The search for an effective AIDS vaccine began a quarter-century ago and after a series of failures, there finally appears some reason to cheer. The first signs of success are beginning to emerge, ironically, from a trial (RV144) that seemed destined to flop. The two vaccine candidates — ALVAC-HIV and AIDSVAX — used in the prime-boost trial conducted in Thailand from 2003 to 2009 failed in their prime objectives when each vaccine was tested individually. However, the trial, which involved more than 16,000 healthy volunteers, showed a statistically significant protection rate of 31 per cent in one of the three analyses performed. Further analysis of the trial data has revealed something more interesting. During an AIDS Vaccine Conference held recently in Bangkok, scientists reported the discovery of molecular clues that might have played a crucial role in the vaccine’s performance. Forty-one volunteers who received the vaccine and contracted HIV, and 205 others who received the vaccine but did not get infected with the virus, were chosen for some detailed investigations. Much to their surprise, the scientists found distinct antibodies that provided protection against or made the volunteers vulnerable to HIV infection. A Y-shaped immune molecule called an immunoglobulin G (IgG) was found in the blood of those who were not infected. It turned out that this molecule had the ability to recognise a particular portion of HIV’s outer covering and hence was able to confer better protection. On the other hand, another antibody (IgA) that recognised different portions of the HIV’s outer covering made people more susceptible. According to Nature, these people were 54 per cent more likely to become infected than those who did not have this antibody.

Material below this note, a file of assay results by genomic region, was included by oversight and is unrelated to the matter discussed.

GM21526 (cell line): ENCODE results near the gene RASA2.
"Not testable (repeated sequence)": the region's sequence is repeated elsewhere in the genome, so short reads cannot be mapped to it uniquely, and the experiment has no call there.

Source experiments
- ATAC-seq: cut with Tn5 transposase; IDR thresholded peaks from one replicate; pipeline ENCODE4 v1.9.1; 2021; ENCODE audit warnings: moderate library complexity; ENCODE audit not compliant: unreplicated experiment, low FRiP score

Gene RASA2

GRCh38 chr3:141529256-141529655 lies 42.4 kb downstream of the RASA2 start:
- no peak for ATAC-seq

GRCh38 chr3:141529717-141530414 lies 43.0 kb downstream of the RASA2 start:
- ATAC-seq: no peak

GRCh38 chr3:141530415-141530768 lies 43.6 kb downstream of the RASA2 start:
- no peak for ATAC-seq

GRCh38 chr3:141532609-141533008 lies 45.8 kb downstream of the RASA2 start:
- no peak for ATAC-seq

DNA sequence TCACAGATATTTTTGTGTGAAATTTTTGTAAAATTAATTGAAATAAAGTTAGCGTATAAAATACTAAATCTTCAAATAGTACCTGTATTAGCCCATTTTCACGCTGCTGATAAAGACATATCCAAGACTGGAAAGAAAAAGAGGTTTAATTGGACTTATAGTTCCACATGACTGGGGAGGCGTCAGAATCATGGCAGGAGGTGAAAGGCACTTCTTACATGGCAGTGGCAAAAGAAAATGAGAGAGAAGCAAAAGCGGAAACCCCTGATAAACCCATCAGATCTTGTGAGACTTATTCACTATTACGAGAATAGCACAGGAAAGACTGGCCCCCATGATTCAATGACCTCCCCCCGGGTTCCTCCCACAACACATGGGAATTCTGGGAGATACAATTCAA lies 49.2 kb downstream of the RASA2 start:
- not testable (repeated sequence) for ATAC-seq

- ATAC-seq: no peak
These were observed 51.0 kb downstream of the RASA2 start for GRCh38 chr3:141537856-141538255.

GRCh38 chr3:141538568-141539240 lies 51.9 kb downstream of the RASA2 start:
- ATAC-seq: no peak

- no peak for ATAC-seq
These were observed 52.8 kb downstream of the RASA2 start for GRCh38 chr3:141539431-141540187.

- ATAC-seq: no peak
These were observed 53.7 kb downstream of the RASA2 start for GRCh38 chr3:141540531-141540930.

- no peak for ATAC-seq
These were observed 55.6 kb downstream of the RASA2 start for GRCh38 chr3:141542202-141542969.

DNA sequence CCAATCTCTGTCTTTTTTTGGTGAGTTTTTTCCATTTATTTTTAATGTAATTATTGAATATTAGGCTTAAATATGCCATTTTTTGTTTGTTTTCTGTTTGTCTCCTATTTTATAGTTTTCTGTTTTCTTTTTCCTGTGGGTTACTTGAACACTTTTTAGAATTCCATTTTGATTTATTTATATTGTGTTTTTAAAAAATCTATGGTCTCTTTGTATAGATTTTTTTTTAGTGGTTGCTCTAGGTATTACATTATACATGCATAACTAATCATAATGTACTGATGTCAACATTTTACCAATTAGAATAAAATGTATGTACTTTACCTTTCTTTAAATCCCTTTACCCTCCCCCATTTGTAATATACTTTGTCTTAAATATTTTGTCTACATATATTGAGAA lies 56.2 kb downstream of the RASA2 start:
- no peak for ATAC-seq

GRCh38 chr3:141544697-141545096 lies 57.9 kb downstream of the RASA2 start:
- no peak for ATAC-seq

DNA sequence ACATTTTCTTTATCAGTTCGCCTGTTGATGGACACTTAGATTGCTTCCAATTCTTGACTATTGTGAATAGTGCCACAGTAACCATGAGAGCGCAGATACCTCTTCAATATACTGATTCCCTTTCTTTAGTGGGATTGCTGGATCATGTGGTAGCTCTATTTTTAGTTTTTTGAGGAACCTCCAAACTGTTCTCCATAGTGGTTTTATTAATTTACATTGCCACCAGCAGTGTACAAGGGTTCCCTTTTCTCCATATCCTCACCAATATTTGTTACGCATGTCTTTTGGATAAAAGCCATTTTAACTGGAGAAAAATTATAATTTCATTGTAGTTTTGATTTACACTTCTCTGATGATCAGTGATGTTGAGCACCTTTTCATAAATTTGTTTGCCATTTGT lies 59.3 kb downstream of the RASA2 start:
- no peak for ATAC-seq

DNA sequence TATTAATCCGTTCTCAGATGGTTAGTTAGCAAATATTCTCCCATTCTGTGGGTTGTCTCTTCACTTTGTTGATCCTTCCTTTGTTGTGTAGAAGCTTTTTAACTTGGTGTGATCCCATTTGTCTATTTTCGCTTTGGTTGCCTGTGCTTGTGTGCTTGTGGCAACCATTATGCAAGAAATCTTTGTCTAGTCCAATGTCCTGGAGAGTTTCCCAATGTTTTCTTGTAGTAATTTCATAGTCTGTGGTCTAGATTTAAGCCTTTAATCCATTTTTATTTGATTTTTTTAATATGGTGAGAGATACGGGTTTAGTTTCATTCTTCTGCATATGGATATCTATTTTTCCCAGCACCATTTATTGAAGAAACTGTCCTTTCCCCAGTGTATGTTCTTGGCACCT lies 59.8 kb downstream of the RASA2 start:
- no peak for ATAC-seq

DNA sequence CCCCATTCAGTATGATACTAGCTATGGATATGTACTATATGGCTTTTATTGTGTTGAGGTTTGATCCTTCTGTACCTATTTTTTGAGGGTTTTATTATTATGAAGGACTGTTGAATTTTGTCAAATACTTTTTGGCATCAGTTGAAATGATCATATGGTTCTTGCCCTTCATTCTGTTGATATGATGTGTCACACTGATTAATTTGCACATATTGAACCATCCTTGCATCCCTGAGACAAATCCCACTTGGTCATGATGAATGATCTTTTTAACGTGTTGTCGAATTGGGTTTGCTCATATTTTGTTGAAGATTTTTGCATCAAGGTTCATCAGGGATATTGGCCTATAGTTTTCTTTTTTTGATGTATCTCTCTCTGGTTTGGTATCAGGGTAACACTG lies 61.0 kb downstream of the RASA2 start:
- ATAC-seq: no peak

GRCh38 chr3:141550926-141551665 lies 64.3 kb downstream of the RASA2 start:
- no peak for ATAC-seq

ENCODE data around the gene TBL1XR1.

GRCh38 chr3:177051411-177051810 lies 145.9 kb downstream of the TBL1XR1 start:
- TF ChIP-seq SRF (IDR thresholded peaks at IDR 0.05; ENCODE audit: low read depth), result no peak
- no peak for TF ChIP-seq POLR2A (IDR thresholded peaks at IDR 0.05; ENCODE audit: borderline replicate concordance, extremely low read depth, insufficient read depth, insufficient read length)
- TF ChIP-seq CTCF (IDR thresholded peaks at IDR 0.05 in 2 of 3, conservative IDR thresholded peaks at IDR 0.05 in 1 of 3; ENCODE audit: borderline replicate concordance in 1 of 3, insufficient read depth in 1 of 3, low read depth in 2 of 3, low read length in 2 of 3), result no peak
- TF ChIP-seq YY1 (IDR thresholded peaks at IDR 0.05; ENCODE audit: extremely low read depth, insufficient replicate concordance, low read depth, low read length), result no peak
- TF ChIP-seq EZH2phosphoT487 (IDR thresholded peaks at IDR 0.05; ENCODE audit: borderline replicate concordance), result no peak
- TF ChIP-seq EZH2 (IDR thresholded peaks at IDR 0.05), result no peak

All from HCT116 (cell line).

This is the first time a clinical trial has provided interesting leads that hold the promise of advancing AIDS vaccine research. Scientists are already planning animal studies to test the effectiveness of these antibodies. Three human trials using the same vaccines are also likely to start on a small scale in Thailand next year. The results from such studies may tell us if the antibodies caused the protection against HIV or if other factors played a role. But one thing is certain — the outer covering that conferred protection will become one of the most studied aspects of the virus. Only further trials in different populations can ascertain if the antibodies will be able to confer the same level of protection when used in other HIV vaccines and against other HIV strains. There is a ray of hope, but the need to temper optimism with caution stands out in a field littered with failures and disappointments.

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